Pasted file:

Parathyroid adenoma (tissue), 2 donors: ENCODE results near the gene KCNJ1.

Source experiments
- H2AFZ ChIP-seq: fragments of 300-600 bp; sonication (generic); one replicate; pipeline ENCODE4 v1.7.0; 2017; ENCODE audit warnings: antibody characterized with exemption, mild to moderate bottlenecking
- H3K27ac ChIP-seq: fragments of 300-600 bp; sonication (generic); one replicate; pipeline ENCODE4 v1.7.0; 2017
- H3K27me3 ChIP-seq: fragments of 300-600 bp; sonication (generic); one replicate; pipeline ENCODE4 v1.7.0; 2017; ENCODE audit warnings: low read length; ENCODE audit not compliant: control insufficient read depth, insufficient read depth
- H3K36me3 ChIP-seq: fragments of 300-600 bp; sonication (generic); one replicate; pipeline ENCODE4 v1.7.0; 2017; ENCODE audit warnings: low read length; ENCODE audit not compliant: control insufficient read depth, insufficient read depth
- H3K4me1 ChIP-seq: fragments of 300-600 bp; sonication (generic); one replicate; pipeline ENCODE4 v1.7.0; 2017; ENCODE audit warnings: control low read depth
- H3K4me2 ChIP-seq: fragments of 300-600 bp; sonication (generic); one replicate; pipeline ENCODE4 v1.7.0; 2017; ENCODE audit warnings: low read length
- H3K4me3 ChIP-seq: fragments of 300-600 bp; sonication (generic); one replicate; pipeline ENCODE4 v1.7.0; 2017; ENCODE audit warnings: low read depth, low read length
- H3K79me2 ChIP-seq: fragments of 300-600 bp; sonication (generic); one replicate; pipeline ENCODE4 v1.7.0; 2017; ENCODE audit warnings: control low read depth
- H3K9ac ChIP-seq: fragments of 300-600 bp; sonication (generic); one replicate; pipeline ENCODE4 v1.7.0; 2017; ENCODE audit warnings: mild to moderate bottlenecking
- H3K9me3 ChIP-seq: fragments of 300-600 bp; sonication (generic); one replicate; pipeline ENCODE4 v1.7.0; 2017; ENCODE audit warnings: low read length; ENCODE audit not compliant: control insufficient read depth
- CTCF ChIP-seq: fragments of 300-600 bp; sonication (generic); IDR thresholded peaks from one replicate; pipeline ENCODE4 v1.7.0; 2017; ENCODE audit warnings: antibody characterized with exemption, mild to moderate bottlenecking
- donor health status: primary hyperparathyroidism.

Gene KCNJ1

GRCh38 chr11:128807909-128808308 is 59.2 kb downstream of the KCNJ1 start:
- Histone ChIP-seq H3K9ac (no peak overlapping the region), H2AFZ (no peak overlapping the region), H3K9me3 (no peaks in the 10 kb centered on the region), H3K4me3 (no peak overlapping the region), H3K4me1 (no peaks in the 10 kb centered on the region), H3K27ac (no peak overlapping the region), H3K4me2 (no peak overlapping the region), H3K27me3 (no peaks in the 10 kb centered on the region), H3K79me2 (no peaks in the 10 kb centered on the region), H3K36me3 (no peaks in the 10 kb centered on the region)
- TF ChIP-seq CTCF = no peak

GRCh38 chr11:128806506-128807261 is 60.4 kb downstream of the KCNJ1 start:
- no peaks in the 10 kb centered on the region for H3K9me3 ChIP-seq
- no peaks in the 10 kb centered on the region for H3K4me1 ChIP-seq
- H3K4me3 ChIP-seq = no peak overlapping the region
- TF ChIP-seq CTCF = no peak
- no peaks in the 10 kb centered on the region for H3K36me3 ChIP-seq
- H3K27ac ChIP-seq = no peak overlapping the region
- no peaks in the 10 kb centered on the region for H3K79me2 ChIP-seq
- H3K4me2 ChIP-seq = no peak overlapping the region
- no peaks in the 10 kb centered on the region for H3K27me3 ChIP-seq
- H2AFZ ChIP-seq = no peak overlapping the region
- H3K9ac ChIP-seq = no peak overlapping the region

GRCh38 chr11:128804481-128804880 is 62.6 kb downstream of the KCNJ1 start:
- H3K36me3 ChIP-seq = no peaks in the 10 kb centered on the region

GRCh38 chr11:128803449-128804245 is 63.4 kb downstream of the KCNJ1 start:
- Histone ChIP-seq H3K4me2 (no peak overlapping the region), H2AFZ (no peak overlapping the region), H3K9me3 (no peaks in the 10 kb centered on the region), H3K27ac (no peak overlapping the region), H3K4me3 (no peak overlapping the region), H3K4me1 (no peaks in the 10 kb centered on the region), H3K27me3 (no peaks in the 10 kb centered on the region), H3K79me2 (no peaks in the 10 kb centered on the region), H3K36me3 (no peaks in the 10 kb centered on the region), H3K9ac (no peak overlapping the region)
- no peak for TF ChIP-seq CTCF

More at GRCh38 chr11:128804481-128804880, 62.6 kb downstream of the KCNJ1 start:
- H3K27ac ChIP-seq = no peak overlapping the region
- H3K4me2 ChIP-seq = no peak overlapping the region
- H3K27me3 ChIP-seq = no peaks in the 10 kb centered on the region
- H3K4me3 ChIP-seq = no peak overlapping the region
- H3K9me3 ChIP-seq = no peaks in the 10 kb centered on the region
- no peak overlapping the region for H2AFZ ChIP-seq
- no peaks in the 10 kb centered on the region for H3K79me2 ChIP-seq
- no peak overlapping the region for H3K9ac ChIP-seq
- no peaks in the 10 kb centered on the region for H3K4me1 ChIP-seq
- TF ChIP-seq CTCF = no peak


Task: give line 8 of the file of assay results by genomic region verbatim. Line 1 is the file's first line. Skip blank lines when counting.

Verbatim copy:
- H3K4me2 ChIP-seq: fragments of 300-600 bp; sonication (generic); one replicate; pipeline ENCODE4 v1.7.0; 2017; ENCODE audit warnings: low read length